When the philosopher Gilbert Ryle wrote that a foreign visitor to the University of Oxford, on being shown the colleges, the playing fields, the libraries, and so on, might be forgiven for asking, “But where is the university?”, he was also describing the sensation experienced by a visitor to the BFI London Film Festival.
It’s far from clear that “London Film Festival” constitutes a unit rather than a handy banner under which to mount a large number of screenings, debates and talks, and this looks set to be exacerbated by the festival’s new director, Clare Stewart, who seems keen to erode the vestiges of geographical unity. The LFF started in 1957, coinciding with the opening of the National Film Theatre, where events took place. To fit in more screenings, the festival crept over the river, into the West End, but in recent years it has been allowed to sprawl to South Kensington, Brixton and Croydon, and, this year, to Hackney, Shoreditch and Islington.
The added venues risk making the LFF feel less like the firmly centred public film festivals held every year in Berlin, Edinburgh and Karlovy Vary and more like, say, the Cultural Olympiad – sprawling and attention-grabbing but hard to pin down and considerably less than the sum of its parts.
But then film festivals, although they usually start out with a particular identity, have a way of reducing themselves to their parts – the highlights, the “premieres”, “gala events”, and so on. The LFF started as a “festival of festivals”, showing work from Cannes and Edinburgh that Londoners might not otherwise get a chance to see, but it dropped that identity long ago and now cares a great deal about premieres and discoveries. This year, the LFF has 14 world premieres, which is more impressive than it sounds since only one of them is likely to attract attention on the strength of the film itself – Crossfire Hurricane, a documentary about the Rolling Stones, a band that in their 50 years of existence have been the subject of documentaries both transfixing (the Maysles’ Gimme Shelter) and bemusing (Godard’s One Plus One).
The most important gala events, the opening and closing nights, are a little underwhelming. The opening film, Frankenweenie, a digitally animated horror comedy directed by Tim Burton, hardly looks set to change the world, and goes on general release only a week after its festival showing.
The closing film, Mike Newell’s adaptation of Great Expectations (also broadly Gothic, and featuring Burton’s partner Helena Bonham Carter), is a suitable choice for a film festival taking place in London in Dickens’ bicentenary year, but the film was received without much enthusiasm at Toronto and San Sebastián.
But there are reasons to be cheerful. Stewart has made some alterations that will create a more streamlined and signposted festival. There are several new screening strands: “Dare”, for example, promises “films that take you out of your comfort zone”, of which You Ain’t Seen Nothing Yet, from Alain Resnais, now 90 years old, is the most intriguing; “Love” includes, among other films, Michael Haneke’s Amour, which won the Palme d’Or at Cannes, and Like Someone in Love, the new film from Abbas Kiarostami.
It might be said that the old categories, such as “New British Cinema” and “Cinema Europa”, were more useful but the change recognises that there are more subtle and imaginative ways of arranging films than by national boundaries. By opting for – admittedly overlapping – descriptive headings, Stewart goes some way to evoking a republic of film where resemblances have more to do with sensibility than origin.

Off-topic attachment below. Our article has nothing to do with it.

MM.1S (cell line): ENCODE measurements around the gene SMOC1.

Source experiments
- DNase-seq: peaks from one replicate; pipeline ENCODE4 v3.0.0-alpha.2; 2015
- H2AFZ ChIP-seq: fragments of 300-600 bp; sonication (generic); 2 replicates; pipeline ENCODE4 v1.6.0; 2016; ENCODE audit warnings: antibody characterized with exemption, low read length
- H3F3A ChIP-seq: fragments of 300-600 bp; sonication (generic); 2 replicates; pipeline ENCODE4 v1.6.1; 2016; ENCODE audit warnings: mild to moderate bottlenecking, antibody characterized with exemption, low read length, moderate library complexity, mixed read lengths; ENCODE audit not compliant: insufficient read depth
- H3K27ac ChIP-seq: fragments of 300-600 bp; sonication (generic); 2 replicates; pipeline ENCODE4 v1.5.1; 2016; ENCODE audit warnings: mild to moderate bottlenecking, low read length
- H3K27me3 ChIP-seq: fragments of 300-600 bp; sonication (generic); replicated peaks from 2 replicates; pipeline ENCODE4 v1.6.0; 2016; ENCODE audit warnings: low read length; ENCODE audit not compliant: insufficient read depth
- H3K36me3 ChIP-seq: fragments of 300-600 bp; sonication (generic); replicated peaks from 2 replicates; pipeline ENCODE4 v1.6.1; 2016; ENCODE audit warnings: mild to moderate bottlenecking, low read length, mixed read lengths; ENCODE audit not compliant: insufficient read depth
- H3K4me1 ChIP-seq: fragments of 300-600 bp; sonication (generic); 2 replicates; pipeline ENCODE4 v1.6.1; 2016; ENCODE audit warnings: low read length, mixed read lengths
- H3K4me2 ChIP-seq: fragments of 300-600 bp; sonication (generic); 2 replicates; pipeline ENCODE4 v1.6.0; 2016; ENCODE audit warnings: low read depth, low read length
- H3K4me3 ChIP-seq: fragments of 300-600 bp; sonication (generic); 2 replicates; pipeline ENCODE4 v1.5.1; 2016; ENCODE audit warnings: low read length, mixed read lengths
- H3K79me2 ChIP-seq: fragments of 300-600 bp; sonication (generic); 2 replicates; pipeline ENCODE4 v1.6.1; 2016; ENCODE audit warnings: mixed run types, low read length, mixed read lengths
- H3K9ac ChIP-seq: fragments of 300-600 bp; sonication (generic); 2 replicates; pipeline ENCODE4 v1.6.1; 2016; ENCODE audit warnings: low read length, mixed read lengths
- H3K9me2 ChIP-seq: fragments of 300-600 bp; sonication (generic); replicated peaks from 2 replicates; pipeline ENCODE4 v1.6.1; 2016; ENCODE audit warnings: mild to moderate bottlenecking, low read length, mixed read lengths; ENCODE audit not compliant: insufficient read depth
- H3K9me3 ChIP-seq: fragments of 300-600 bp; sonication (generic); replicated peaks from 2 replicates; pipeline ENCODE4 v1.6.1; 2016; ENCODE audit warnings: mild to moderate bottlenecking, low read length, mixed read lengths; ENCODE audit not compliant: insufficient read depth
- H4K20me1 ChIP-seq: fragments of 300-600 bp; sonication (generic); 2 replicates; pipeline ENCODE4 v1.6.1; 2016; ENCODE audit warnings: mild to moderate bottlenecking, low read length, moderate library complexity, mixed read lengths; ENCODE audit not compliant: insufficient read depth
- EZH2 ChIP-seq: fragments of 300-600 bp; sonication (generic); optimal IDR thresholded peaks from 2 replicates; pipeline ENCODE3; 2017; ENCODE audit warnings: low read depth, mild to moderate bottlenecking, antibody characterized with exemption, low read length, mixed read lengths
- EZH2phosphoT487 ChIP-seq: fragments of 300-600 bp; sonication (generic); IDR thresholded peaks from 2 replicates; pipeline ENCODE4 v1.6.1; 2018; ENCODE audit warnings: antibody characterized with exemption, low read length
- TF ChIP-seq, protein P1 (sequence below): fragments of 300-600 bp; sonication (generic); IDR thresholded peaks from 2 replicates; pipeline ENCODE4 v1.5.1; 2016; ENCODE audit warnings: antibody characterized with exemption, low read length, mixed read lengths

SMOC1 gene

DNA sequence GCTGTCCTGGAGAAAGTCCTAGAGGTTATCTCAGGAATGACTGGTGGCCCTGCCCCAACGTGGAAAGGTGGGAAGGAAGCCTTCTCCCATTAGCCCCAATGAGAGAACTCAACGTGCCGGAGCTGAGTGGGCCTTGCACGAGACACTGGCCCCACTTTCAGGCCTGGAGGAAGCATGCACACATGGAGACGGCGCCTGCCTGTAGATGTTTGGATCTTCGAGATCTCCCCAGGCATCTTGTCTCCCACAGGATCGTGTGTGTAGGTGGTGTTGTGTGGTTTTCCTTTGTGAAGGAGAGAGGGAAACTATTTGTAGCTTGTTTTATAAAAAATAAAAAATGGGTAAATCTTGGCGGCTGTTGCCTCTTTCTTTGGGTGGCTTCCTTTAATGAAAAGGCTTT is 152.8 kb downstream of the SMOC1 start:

Another beneficial change to the festival’s existing structure, one that will give it a greater purpose and personality, is the emphasis on prizes. In the past, regular festival visitors were not made especially conscious of which films were in competition. This time, the prizes have each been given a strand to themselves, making them a more central part of the festival.
The resurgence of the documentary in the late 1990s staggers on, and this year the Grierson Award offers the by now familiar array of industry exposés, portraits of obsession and eccentricity, and biographies of cultural figures (cartoonist Ralph Steadman, activist Angela Davis, drummer Ginger Baker). The First Feature Competition, the strand showing films eligible for the Sutherland Award for directorial debut, is dazzlingly, if a little suspiciously, international, with films from Saudi Arabia, Russia, South Africa, India, Japan, Brazil, Sweden, Serbia, as well as the UK and the US. (There are films from 68 countries in the festival overall.)
As for Best Film Award (bafflingly given to We Need to Talk About Kevin last time round), it seems to have been handled well. There is little repetition of films that were prominent at other festivals, and the shortlist has been kept to a sensible 12. This year’s Cannes showed 22 films in competition for the Palme d’Or, which suggests that the prize is being used as an inducement for directors to show their work. The LFF has shown more discrimination and offers a far greater percentage of genuine potential winners. Among them are new films from Jacques Audiard (Rust and Bone), François Ozon (In the House), Michael Winterbottom (Everyday), Martin McDonagh (Seven Psychopaths), Deepa Mehta (Midnight’s Children) and – for my money, a strong contender – Pablo Larraín (No). But the quality of the best film is only one of many factors that will determine the success of the new regime at the LFF.
The 56th BFI London Film Festival in partnership with American Express runs from October 10-21. bfi.org.uk/lff